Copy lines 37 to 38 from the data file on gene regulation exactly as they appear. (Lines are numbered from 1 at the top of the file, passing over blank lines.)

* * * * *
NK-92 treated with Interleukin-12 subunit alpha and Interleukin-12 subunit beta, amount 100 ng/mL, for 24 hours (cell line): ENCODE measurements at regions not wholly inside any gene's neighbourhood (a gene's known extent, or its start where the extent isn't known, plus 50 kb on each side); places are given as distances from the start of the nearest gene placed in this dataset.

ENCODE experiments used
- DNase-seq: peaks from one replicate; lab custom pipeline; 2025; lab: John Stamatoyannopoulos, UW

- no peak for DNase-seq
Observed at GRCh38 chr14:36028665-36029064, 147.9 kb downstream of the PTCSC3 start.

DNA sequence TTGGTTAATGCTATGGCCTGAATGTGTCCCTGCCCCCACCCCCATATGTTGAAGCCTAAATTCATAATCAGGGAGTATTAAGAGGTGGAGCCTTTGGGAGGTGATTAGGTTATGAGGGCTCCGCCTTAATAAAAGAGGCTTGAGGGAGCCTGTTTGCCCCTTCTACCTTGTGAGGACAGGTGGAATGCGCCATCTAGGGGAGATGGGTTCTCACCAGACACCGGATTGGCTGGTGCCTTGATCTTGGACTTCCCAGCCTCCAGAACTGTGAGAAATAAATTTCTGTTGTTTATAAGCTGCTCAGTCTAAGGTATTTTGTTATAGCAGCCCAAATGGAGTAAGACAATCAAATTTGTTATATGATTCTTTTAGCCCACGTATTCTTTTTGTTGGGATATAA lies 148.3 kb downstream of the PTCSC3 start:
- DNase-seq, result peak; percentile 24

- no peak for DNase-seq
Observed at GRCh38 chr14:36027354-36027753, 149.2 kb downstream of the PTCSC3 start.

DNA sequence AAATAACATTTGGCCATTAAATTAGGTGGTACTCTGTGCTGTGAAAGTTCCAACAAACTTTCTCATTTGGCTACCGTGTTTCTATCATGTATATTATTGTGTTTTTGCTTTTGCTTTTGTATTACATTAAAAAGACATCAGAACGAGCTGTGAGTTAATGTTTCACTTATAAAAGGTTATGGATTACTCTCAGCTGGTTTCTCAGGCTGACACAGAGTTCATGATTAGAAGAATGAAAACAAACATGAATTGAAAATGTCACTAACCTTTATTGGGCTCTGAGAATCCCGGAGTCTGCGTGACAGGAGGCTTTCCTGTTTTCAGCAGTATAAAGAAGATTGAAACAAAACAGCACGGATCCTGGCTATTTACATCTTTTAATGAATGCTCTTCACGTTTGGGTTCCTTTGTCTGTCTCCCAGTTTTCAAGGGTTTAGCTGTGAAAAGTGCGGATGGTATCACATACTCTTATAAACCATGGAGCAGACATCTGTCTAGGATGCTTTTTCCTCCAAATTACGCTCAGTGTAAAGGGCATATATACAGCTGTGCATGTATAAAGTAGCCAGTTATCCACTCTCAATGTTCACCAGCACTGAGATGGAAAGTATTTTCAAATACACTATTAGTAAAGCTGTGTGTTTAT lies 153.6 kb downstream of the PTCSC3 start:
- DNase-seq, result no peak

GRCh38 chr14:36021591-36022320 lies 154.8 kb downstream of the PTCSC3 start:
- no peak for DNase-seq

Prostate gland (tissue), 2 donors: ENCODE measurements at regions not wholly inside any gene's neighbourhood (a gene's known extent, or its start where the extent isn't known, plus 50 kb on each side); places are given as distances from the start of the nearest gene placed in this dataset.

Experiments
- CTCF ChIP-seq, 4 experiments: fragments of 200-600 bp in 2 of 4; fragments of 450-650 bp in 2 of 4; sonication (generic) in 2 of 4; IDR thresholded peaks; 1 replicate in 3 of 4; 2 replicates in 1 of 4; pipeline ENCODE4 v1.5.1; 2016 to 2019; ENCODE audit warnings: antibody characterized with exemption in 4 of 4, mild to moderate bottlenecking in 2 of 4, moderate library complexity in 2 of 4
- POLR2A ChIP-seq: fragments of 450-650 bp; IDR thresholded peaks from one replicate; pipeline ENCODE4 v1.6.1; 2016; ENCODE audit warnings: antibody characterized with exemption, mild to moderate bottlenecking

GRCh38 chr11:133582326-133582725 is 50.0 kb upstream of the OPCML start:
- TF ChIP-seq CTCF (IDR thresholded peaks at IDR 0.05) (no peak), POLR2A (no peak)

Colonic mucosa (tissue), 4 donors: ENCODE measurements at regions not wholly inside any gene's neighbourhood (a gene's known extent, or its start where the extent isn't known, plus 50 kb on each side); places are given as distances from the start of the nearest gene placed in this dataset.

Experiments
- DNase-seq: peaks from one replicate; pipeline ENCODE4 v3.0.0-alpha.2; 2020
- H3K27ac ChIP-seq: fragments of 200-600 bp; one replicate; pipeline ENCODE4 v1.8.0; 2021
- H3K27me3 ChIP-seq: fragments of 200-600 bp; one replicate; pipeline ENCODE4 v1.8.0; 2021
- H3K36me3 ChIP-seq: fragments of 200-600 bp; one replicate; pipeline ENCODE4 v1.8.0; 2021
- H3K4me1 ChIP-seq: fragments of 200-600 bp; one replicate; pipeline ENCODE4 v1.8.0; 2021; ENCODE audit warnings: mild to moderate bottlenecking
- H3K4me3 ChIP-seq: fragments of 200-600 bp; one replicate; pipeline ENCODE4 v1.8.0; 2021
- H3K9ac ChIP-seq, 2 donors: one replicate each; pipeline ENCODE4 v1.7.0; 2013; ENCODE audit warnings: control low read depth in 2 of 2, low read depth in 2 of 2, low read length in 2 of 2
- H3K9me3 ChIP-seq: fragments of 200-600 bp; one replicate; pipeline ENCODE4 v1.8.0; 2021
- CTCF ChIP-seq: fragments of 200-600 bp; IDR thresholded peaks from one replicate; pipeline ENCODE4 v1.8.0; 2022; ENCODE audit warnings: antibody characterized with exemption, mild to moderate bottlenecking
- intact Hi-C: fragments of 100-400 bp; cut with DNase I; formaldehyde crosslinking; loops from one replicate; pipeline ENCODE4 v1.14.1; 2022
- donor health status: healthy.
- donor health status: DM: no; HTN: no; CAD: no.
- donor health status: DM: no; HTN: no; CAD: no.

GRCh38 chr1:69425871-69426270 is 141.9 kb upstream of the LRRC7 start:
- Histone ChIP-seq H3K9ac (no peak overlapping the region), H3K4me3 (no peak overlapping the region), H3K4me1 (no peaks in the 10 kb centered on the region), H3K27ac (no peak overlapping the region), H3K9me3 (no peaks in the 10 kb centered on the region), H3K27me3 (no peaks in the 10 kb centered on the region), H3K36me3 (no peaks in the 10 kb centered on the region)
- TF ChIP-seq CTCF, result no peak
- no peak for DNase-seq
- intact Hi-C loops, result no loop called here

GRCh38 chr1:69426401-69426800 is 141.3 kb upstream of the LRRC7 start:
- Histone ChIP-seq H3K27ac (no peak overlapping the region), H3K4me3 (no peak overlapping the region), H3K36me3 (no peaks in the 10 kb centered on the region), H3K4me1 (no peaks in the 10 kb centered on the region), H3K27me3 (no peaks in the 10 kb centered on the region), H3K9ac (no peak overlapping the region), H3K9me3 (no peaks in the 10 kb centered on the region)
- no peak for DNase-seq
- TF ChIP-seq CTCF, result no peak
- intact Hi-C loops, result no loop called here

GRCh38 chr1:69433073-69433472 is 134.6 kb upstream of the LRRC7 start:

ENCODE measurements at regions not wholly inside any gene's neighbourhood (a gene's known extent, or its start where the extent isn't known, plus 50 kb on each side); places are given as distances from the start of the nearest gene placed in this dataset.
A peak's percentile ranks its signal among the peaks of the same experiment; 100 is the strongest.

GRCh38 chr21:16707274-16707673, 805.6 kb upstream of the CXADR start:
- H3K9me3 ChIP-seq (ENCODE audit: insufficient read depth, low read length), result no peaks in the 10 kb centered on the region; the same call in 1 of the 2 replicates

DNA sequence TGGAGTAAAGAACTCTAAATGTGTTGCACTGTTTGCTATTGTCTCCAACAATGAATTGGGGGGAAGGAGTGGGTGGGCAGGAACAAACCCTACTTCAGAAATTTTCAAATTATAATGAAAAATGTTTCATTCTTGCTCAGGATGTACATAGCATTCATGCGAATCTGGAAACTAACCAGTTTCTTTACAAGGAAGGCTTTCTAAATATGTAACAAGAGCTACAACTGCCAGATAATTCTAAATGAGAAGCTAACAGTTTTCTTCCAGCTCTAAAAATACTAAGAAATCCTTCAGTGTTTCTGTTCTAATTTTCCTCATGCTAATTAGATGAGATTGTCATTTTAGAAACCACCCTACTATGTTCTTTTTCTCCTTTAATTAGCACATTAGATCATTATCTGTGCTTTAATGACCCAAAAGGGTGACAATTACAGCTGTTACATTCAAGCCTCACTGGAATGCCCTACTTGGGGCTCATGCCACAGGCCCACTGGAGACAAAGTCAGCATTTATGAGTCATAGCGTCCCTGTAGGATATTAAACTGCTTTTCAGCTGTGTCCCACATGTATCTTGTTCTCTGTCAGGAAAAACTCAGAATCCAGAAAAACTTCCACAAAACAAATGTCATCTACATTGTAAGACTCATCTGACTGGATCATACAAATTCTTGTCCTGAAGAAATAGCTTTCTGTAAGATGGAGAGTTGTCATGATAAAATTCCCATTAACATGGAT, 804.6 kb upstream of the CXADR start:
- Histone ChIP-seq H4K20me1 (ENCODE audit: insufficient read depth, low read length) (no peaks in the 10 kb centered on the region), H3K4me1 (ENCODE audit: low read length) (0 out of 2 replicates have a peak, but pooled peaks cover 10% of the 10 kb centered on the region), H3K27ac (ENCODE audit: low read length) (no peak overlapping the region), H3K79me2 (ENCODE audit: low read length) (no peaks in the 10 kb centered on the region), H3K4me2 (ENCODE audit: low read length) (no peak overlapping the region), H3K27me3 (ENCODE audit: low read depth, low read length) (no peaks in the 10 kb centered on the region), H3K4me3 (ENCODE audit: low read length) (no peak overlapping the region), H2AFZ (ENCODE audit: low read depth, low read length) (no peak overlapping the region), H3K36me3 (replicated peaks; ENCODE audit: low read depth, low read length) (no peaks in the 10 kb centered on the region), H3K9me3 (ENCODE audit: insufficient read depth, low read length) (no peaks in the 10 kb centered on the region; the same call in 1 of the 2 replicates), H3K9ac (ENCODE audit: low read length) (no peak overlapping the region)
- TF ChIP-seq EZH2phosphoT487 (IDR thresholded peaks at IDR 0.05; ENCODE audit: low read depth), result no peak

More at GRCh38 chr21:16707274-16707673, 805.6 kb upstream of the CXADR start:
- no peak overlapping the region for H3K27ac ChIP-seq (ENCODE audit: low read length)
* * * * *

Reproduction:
- TF ChIP-seq CTCF, result no peak
- no peak for DNase-seq